Religious Studies 50 Years after Schempp: History, Institutions, Theory — Indiana University

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Conference at Indiana University: Call for Papers

The Department of Religious Studies at Indiana University-Bloomington is hosting a conference entitled “Religious Studies 50 Years after Schempp: History, Institutions, Theory” the weekend of September 27-29, 2013.

Fifty years ago the Supreme Court of the United States announced its decision in Abington v Schempp, 374 U.S. 203 (1963). While the case before the Court concerned the constitutionality of mandatory Bible reading in Pennsylvania public schools, the opinions in the case have come to be understood as the authorizing texts for the academic study of religion in public colleges and universities across the U.S. and beyond. The Court wrote that while proscribing religious exercises in public schools violates the establishment clause of the First Amendment to the U.S. Constitution, “a study of comparative religion or the history of religion and its relationship to the advancement of civilization” could be said to be a necessary part of a complete education.

The years following the Schempp decision witnessed a flourishing of departments of religion in public colleges and universities and an intense conversation about the appropriate approach to the academic study of religion in the U.S. context. Now, fifty years later, the anniversary of the decision provides an occasion for an appraisal of Schempp’s role and for a broader assessment of the past, present, and future of the field of religious studies. This conference will explore the impact that Schempp may have had on the comparative and multi-disciplinary nature of the study of religion as well as other significant influences on shifts in the study of religion over that time.

We invite proposals for papers across the disciplines of religious studies. While Schempp provides a focal point for the conference, we invite conferees to propose 20-minute paper presentations that consider the broader history and phenomenology of the study of religion in the multiple locations in which such study takes place, private and public.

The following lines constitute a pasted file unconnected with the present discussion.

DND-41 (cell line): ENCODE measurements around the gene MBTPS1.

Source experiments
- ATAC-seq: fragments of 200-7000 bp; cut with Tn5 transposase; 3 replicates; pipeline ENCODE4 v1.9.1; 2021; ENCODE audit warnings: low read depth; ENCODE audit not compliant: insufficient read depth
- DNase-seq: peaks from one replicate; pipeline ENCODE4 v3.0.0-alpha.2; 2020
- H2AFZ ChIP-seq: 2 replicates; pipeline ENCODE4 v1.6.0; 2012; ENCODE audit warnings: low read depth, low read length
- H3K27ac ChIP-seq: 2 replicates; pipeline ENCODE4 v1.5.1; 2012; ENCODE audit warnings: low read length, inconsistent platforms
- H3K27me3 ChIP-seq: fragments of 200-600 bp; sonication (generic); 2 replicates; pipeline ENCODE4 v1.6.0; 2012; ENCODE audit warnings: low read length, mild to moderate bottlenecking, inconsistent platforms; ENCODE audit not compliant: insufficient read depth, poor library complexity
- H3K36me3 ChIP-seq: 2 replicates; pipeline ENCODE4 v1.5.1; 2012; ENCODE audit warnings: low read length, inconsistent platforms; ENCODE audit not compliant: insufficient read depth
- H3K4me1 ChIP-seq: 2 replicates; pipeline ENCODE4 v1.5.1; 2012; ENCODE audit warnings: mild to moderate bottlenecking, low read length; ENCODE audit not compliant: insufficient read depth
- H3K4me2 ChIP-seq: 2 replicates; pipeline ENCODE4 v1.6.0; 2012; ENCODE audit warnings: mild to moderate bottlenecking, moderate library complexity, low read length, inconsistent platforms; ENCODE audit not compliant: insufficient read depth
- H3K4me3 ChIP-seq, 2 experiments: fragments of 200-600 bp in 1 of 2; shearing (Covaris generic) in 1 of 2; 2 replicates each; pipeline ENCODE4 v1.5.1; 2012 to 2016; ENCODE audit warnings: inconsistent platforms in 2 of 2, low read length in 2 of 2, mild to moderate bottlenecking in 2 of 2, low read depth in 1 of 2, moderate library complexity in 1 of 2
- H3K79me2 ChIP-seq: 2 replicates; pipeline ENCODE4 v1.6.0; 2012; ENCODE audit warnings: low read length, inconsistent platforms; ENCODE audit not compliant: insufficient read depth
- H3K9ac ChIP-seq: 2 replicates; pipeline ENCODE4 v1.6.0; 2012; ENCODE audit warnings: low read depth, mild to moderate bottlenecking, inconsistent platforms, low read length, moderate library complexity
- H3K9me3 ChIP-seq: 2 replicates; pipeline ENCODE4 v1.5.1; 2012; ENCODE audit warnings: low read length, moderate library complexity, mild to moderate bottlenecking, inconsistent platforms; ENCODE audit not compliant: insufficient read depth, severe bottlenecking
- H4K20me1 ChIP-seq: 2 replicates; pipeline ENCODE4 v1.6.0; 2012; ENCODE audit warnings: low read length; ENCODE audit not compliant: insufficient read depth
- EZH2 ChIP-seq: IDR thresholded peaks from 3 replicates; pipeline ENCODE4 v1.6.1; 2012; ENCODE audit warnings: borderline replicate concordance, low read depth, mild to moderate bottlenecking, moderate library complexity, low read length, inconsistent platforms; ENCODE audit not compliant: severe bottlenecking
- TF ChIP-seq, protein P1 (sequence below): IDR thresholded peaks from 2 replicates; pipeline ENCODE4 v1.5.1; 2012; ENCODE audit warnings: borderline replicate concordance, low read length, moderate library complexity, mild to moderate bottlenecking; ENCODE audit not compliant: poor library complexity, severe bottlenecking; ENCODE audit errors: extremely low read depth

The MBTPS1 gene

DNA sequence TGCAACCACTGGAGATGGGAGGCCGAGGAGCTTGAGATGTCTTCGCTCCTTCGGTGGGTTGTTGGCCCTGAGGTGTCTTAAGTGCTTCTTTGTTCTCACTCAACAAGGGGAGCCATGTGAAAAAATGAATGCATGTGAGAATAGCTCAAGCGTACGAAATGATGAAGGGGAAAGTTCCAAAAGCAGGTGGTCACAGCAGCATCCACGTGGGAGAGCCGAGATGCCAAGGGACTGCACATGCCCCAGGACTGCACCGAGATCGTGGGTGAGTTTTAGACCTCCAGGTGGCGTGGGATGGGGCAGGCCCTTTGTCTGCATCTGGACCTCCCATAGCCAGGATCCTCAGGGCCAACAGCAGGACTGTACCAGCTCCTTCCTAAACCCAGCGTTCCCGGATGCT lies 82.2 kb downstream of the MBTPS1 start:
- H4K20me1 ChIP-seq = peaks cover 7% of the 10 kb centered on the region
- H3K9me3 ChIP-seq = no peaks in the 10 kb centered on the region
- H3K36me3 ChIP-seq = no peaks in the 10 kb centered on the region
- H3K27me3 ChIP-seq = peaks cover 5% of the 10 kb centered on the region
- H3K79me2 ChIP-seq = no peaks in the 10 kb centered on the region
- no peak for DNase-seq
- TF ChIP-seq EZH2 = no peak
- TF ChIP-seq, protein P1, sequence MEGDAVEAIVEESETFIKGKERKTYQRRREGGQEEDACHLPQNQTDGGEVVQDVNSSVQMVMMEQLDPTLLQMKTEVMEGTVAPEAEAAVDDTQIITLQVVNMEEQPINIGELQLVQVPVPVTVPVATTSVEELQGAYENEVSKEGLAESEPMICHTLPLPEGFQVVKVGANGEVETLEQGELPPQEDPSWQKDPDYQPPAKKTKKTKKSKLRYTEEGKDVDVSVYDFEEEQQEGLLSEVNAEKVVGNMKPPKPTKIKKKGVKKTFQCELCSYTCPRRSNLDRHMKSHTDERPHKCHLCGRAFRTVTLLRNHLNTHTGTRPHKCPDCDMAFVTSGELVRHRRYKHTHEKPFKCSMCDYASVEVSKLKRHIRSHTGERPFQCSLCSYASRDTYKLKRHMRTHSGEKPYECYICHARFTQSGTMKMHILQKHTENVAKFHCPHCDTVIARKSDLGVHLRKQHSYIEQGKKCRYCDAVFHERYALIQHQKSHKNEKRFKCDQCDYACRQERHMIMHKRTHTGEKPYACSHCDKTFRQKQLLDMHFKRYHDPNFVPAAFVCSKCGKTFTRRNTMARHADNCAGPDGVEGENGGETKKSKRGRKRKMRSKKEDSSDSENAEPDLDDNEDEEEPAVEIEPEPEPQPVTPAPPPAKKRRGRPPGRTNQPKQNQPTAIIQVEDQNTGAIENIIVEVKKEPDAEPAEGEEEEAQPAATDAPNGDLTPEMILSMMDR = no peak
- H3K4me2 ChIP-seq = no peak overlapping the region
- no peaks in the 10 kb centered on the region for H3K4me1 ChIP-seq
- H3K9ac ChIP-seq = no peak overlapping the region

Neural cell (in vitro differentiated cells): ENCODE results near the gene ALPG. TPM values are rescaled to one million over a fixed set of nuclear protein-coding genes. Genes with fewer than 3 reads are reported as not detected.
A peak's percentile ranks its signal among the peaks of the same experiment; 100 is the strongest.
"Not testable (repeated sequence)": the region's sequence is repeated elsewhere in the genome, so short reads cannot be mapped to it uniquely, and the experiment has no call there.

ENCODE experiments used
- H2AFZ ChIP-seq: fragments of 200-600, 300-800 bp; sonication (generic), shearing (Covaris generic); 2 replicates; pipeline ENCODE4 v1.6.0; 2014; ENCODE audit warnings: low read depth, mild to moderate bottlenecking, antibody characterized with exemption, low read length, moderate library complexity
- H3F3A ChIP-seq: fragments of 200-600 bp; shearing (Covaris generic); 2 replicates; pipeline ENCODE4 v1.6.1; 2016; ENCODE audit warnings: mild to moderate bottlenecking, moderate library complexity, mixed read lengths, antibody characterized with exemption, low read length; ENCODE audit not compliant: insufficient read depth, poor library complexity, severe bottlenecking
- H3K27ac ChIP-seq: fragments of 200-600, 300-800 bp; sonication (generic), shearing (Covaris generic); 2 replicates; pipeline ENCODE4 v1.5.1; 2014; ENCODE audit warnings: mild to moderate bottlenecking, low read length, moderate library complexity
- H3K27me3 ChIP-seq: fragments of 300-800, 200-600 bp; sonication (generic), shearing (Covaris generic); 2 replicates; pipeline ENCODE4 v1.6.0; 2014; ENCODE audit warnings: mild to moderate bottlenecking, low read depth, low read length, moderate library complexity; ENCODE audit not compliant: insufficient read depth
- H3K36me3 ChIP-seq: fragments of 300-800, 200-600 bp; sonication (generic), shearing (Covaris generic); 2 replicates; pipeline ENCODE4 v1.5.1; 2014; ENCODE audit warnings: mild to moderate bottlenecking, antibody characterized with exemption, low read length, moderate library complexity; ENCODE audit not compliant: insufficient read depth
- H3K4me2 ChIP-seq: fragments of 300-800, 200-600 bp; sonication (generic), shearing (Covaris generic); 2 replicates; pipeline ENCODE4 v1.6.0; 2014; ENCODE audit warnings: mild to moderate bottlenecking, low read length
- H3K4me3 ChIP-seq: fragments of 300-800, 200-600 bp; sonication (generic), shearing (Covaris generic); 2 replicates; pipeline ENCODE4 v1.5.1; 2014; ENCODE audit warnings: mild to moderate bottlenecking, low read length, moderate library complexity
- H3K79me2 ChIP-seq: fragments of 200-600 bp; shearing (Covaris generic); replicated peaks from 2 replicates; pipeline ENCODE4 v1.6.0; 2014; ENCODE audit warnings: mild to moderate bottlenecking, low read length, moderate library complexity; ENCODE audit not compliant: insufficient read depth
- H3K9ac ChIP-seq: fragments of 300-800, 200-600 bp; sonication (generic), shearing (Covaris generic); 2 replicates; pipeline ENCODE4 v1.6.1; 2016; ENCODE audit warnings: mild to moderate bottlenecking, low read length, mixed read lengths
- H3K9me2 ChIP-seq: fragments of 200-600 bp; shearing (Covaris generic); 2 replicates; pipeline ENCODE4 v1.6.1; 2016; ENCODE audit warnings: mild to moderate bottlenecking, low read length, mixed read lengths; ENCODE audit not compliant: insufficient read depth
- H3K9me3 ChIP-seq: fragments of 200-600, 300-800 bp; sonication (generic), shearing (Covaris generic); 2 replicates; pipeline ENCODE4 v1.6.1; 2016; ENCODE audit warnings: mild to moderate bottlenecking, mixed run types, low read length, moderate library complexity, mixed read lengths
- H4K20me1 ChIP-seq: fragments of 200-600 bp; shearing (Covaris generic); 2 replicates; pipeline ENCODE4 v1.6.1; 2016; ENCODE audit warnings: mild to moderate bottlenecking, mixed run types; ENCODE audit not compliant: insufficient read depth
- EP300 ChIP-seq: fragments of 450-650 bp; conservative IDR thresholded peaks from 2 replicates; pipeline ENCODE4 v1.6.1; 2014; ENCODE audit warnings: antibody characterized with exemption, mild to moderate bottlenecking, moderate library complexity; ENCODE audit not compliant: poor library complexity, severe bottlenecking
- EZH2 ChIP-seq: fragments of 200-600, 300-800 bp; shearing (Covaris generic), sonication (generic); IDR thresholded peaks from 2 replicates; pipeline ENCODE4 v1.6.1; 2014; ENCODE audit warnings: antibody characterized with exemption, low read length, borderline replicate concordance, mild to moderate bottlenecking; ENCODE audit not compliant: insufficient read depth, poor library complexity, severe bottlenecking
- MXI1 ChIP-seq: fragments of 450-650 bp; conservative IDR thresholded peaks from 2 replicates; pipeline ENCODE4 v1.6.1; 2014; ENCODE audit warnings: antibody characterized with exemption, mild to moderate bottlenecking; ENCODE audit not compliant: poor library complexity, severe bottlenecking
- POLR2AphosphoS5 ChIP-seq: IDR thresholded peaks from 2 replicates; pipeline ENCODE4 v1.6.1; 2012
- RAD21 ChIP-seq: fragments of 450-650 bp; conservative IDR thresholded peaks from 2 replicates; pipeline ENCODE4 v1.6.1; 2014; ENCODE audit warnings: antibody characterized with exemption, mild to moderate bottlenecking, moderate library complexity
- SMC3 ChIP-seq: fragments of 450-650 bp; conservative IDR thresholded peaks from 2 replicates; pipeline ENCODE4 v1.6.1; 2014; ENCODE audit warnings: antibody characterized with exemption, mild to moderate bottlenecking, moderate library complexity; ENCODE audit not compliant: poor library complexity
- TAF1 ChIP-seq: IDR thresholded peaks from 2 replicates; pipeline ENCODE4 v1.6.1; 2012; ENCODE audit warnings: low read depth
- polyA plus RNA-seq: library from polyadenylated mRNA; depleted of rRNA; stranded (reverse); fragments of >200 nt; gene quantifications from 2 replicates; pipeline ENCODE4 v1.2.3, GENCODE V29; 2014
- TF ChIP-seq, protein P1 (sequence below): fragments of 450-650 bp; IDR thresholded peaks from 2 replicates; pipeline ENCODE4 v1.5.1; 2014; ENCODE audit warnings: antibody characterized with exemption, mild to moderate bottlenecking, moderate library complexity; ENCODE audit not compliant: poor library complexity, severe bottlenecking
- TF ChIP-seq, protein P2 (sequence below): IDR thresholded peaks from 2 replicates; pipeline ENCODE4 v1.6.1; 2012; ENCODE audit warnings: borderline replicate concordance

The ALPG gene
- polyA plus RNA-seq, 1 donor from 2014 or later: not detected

Three plenary speakers have been invited to focus our conversations:

Sarah Barringer Gordon, Arlin M. Adams Professor of Constitutional Law and Professor of History at the University of Pennsylvania Law School. Gordon is a widely recognized scholar and commentator on religion in American public life and the law of church and state.

Gerald J. Larson, Rabindranath Tagore Professor Emeritus of Indian Cultures and Civilization, Indiana University, Bloomington, and Professor Emeritus, Religious Studies, University of California, Santa Barbara. Larson, a prominent scholar of Indian religious traditions who helped to shape the study of religion at the University of Tennessee, UC Santa Barbara, and Indiana University, will offer reflections on the place of the study of Asian religions in the academic study of religion.

Charles H. Long, Emeritus Professor of Religious Studies at UC Santa Barbara, and former professor of religion at the University of Chicago, UNC Chapel Hill, Duke University, and Syracuse University. Long, a distinguished historian of religion and leading scholar in the study of American religion, had a direct influence on the development of the academic study of religion in the latter part of the twentieth century.

Applicants are invited to send a proposal with a title, a 300-word abstract, and a two-page CV to the following address by May 1, 2013. Applicants may submit their materials as Word attachments. Send to: Professor David Haberman, Department of Religious Studies, Sycamore 230, Indiana University, Bloomington, IN 47405; with a cc copy to

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